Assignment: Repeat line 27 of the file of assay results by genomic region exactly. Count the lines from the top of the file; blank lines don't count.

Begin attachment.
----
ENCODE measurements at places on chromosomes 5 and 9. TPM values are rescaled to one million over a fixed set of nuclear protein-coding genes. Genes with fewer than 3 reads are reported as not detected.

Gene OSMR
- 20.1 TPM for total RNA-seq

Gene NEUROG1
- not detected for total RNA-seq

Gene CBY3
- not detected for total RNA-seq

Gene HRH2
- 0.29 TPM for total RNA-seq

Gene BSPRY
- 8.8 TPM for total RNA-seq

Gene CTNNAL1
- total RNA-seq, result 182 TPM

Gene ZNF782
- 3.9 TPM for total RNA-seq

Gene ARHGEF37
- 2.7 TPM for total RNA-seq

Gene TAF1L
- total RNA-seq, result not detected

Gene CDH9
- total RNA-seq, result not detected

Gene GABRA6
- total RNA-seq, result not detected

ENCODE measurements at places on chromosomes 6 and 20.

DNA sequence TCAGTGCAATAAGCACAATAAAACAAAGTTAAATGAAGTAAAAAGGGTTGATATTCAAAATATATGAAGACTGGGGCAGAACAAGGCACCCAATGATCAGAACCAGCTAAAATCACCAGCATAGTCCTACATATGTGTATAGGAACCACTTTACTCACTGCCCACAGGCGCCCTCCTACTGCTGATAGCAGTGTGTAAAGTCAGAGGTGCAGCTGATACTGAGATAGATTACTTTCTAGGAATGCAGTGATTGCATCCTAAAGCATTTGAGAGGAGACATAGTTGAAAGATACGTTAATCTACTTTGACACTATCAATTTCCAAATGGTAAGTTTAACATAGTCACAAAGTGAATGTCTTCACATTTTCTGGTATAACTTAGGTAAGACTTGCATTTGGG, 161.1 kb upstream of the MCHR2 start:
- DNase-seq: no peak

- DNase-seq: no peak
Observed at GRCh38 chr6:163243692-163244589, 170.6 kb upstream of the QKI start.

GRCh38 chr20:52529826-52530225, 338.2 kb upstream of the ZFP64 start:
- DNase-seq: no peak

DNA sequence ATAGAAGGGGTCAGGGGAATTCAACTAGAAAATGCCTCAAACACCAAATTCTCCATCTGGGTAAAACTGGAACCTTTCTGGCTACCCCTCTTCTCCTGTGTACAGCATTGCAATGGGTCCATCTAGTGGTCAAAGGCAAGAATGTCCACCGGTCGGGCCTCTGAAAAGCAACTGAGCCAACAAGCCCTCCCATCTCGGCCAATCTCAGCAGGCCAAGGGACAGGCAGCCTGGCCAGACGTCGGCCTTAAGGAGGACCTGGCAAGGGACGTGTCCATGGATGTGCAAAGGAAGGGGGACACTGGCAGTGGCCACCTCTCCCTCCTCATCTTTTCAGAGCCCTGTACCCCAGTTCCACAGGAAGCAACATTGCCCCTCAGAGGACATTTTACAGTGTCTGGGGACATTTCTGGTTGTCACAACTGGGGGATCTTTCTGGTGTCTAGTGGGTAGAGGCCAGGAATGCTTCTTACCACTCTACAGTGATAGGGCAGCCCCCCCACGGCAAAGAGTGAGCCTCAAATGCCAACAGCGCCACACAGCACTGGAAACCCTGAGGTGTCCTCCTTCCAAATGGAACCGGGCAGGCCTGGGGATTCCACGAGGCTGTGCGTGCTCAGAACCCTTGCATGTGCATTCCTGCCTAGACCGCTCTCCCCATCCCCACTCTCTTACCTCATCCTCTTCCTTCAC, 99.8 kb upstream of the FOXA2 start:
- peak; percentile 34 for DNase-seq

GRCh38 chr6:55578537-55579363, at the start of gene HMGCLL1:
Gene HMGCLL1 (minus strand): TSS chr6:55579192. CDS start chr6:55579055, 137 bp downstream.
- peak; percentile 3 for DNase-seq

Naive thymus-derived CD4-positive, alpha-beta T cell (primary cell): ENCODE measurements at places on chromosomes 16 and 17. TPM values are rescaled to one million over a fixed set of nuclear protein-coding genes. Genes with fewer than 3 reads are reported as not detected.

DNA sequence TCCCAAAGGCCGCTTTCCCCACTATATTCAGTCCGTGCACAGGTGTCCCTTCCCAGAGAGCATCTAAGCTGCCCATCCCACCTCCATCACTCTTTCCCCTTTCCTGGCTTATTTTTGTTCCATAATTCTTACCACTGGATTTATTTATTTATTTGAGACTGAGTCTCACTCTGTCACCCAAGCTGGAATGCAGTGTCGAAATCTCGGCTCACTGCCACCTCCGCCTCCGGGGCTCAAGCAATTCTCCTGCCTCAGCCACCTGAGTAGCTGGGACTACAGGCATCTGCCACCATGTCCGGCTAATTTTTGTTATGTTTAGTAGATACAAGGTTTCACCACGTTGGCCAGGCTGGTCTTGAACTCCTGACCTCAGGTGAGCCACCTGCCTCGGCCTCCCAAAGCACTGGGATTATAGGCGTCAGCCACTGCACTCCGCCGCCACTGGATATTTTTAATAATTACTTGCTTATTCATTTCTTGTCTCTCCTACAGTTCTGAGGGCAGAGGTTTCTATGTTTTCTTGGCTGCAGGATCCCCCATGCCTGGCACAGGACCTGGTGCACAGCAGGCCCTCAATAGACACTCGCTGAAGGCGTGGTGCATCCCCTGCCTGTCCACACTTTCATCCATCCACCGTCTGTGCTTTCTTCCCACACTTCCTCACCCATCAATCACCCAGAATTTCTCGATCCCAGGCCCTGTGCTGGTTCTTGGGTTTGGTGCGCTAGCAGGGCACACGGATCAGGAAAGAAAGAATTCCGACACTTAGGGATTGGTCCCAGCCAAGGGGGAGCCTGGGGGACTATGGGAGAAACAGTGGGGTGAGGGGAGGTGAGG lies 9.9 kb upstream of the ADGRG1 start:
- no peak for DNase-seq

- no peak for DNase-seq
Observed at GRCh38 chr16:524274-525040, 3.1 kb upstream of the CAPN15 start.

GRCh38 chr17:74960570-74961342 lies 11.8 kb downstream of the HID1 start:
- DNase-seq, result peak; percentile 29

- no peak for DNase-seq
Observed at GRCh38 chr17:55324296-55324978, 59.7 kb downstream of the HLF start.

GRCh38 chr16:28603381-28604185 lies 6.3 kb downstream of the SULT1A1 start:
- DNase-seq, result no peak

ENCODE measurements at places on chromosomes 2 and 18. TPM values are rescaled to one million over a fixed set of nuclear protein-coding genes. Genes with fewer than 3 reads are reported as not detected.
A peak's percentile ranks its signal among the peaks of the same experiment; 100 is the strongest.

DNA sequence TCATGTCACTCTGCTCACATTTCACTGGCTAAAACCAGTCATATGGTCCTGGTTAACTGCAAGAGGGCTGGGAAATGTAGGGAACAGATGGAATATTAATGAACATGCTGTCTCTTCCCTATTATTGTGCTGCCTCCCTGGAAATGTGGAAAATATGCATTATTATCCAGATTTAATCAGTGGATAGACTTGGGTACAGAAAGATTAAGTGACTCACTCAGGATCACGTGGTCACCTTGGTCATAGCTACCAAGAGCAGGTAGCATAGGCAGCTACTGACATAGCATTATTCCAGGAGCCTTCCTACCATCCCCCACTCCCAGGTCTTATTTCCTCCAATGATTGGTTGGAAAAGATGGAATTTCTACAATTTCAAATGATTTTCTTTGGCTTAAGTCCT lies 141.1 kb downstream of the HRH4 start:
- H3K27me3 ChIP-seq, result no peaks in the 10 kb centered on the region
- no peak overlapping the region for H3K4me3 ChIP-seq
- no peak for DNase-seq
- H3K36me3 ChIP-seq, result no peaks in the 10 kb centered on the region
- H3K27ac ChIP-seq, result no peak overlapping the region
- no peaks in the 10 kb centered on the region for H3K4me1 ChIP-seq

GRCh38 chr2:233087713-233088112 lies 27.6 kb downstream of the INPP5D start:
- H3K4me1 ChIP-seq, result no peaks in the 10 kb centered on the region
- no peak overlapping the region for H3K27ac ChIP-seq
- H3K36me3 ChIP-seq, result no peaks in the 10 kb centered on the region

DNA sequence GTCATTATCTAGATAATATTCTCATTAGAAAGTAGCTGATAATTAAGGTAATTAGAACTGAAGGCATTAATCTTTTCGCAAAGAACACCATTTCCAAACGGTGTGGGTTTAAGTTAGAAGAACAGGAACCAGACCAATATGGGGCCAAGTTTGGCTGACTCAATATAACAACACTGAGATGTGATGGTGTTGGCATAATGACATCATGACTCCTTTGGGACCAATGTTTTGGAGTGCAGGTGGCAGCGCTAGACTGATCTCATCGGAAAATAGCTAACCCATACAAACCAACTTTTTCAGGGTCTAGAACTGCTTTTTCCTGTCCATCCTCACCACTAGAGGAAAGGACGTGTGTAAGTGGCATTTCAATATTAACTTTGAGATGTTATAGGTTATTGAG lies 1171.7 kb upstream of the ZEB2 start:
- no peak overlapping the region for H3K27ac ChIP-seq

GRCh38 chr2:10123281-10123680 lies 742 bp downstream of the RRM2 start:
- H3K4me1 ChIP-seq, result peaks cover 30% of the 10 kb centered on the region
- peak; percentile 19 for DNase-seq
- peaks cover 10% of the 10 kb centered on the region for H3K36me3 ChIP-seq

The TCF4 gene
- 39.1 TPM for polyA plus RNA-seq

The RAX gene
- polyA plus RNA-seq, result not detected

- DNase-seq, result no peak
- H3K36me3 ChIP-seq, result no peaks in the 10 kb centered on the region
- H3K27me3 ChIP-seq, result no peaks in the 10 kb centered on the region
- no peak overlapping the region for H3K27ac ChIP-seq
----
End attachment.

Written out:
- DNase-seq: no peak